The last thing I like about this recipe is the yield. 8 servings = 4 days of breakfasts for M. and myself and that equals less to worry about. And that works for me.
Quaker Oats Recipe
2 1/4 cups Quick cooking oats, uncooked
or 2 3/4 cups Old Fashioned oats, uncooked
2/3 cup firmly packed brown sugar
3/4 cup raisins or Craisins
1 teaspoon ground cinnamon
1/2 teaspoon salt -- optional
3 1/3 cups skim milk
4 egg whites -- lightly beaten
(or 1/2 cup egg substitute, or 2 eggs)
1 tablespoon vegetable oil
1 tablespoon vanilla
fat free milk or nonfat yogurt and fruit -- optional
Heat oven to 350 degrees. Spray 8-inch glass baking dish with cooking spray.
In large bowl, combine oats, sugar, raisins, cinnamon and salt; mix well. In medium bowl, combine milk, egg whites, oil and vanilla; mix well. Add to dry ingredients; ix until well blended. Pour into baking dish.
Bake 55 to 60 minutes or until center is set and firm to the touch. Cool slightly.
Serve topped with milk or yogurt and fruit, if desired. Store leftover oatmeal tightly covered in refrigerator.
Monday, November 06, 2006
Last night I made one of my favorite recipes. This soup usually pops up several times a winter, if not more. It is relatively quick to throw together, relatively healthy YET cheesey (an important distinction in my book) and filling to boot. The recipe originally came from Eating Well, just one of the many cooking magazines I subscribe to (and sometimes even read). And, I can't quite recall but I think it is from a couple years ago now. But, as I said already, this is an oldie but a goodie and never goes out of rotation in my house.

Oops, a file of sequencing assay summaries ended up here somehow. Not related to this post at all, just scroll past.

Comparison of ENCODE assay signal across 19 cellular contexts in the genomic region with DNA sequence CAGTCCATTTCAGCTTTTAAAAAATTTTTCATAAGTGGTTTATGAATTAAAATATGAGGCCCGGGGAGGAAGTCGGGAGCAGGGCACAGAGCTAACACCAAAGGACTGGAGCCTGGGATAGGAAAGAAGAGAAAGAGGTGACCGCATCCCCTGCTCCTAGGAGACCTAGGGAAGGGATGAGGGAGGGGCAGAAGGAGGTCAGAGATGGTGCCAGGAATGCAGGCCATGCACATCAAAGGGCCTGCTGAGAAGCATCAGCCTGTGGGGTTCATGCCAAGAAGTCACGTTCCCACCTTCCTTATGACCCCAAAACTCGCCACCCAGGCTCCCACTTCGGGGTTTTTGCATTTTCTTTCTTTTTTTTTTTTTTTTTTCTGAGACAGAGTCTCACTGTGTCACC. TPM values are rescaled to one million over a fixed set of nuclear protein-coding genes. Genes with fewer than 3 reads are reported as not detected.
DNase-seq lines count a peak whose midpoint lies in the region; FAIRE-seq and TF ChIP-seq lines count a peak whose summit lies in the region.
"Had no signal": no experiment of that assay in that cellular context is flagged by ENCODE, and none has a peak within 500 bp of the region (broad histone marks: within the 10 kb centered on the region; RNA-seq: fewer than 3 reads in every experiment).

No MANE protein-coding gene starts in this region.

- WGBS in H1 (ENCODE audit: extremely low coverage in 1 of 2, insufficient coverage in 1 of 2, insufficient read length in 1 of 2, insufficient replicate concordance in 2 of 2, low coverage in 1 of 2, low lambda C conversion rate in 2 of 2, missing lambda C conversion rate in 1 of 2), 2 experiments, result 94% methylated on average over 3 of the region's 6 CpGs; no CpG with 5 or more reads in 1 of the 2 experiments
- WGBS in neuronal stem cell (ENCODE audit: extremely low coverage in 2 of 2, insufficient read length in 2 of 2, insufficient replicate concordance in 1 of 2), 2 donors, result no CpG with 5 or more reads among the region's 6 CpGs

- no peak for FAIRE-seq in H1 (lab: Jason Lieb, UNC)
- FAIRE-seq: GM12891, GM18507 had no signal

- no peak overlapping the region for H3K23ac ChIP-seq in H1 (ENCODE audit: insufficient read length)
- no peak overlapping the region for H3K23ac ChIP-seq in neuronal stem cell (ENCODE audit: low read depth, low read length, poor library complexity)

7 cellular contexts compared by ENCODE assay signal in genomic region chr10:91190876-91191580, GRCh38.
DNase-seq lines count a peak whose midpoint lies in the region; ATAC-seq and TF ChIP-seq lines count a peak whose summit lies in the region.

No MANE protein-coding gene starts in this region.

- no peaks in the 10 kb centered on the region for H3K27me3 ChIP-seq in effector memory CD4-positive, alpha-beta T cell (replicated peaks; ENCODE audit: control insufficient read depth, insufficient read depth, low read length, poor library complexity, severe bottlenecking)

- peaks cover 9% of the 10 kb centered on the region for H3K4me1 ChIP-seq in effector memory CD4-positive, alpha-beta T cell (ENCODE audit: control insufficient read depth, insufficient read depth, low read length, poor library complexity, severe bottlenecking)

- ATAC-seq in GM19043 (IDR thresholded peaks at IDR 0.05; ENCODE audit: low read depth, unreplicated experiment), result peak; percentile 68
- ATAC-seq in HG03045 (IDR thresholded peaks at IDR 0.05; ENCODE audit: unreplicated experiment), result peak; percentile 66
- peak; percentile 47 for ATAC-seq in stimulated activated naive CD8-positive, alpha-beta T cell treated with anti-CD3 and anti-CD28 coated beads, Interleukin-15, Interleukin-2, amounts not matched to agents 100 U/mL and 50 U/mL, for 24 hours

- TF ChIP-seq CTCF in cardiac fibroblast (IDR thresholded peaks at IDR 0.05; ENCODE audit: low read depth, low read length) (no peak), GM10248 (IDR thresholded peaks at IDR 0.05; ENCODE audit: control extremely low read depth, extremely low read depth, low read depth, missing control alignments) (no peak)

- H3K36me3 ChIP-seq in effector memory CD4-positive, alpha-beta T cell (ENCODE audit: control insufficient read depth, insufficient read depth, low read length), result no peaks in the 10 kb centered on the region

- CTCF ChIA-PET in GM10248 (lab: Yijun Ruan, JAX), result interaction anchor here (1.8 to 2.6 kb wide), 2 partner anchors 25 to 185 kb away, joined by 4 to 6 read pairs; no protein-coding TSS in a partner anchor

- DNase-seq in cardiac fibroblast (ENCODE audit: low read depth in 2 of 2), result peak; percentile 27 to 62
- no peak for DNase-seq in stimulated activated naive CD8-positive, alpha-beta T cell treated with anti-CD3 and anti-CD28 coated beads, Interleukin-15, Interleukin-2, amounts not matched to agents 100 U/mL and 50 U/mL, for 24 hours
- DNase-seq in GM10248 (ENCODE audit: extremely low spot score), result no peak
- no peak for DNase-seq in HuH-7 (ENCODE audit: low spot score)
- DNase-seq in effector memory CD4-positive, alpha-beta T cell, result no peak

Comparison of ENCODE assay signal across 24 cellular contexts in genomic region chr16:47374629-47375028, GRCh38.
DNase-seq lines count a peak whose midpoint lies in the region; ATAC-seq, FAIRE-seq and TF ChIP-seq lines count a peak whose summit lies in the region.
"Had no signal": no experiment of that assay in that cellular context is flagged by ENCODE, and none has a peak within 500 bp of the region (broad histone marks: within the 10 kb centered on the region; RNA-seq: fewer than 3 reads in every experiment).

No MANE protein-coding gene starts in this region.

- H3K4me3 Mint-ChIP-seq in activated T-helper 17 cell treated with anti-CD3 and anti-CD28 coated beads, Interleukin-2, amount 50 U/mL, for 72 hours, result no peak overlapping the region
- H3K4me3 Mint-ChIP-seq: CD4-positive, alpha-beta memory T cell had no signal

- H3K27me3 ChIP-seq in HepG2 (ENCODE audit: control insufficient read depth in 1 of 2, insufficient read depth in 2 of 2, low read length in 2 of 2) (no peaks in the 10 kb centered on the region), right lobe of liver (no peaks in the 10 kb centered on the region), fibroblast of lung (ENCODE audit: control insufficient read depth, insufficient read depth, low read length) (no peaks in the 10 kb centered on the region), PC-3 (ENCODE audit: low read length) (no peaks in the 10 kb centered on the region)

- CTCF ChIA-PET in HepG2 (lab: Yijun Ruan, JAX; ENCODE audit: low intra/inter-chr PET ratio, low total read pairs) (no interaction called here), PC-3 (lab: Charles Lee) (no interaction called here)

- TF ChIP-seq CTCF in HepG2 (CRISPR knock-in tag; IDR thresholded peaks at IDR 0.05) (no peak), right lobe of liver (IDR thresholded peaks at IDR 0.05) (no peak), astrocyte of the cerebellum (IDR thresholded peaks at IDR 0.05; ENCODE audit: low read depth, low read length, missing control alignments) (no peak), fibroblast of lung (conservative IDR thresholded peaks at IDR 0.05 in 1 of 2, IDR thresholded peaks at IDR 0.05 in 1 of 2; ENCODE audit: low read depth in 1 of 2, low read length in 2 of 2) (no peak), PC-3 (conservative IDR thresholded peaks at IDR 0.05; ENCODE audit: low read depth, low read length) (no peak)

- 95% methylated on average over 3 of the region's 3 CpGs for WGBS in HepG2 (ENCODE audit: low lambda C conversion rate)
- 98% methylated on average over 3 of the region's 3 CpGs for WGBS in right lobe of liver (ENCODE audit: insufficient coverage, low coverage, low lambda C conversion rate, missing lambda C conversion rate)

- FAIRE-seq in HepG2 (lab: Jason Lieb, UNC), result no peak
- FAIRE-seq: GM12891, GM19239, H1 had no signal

I've got a close-up shot of this soup - mostly because I was too lazy to take it out of the pan and serve it in a bowl to photograph.
Eating Well Magazine - Winter 200-?
1 tbsp extra-virgin olive oil
1 large onion -- chopped (1 1/2 cups)
1 large carrot -- diced (1/2 cup)
2 stalks celery -- diced (1/2 cup)
1 large potato -- peeled and diced (1 1/2 cups)
2 cloves garlic -- minced
1 tbsp all-purpose flour
1/2 tsp dry mustard
1/8 teaspoon cayenne pepper
3 1/2 cups vegetable broth or reduced-sodium chicken broth (two 14-ounce cans)
1/2 pound broccoli crowns -- cut into 1-inch pieces, stems and florets separated
1 cup grated reduced fat cheddar cheese
1/2 cup reduced-fat sour cream
1/8 teaspoon salt -- or to taste
Heat oil in a dutch oven or large saucepan over medium-high heat. Add onion, carrot and celery; cook, stirring often, until onion and celery soften, 5 to 6 minutes. Add potato and garlic; cook, stirring, for 2 minutes. Stir in flour, dry mustard and cayenne; cook, stirring often, for 2 minutes. Add broth and broccoli stems, bring to a boil. Cover and reduce heat to medium. Simmer, stirring occasionally, for 10 minutes. Stir in florets; simmer, covered, until broccoli is tender, about 10 minutes more.
Transfer 2 cups of the chowder to a bowl and mash; return to the pan. Stir in cheddar and sour cream; cook over medium heat, stirring, until the cheese is melted and the chowder is heated through. Season with salt.
Makes about 6 servings, 1 cup each.
Per serving: 179 calories; 8g total fat (3g sat, 3g mono); 15 mg cholesterol; 23g carbohydrate; 7g protein; 4g fiber; 351mg sodium
Wednesday, November 01, 2006
So, I bring you - the Tale of a Happy Kitty
It takes so little to make them so happy! A feel good ending to yet another day.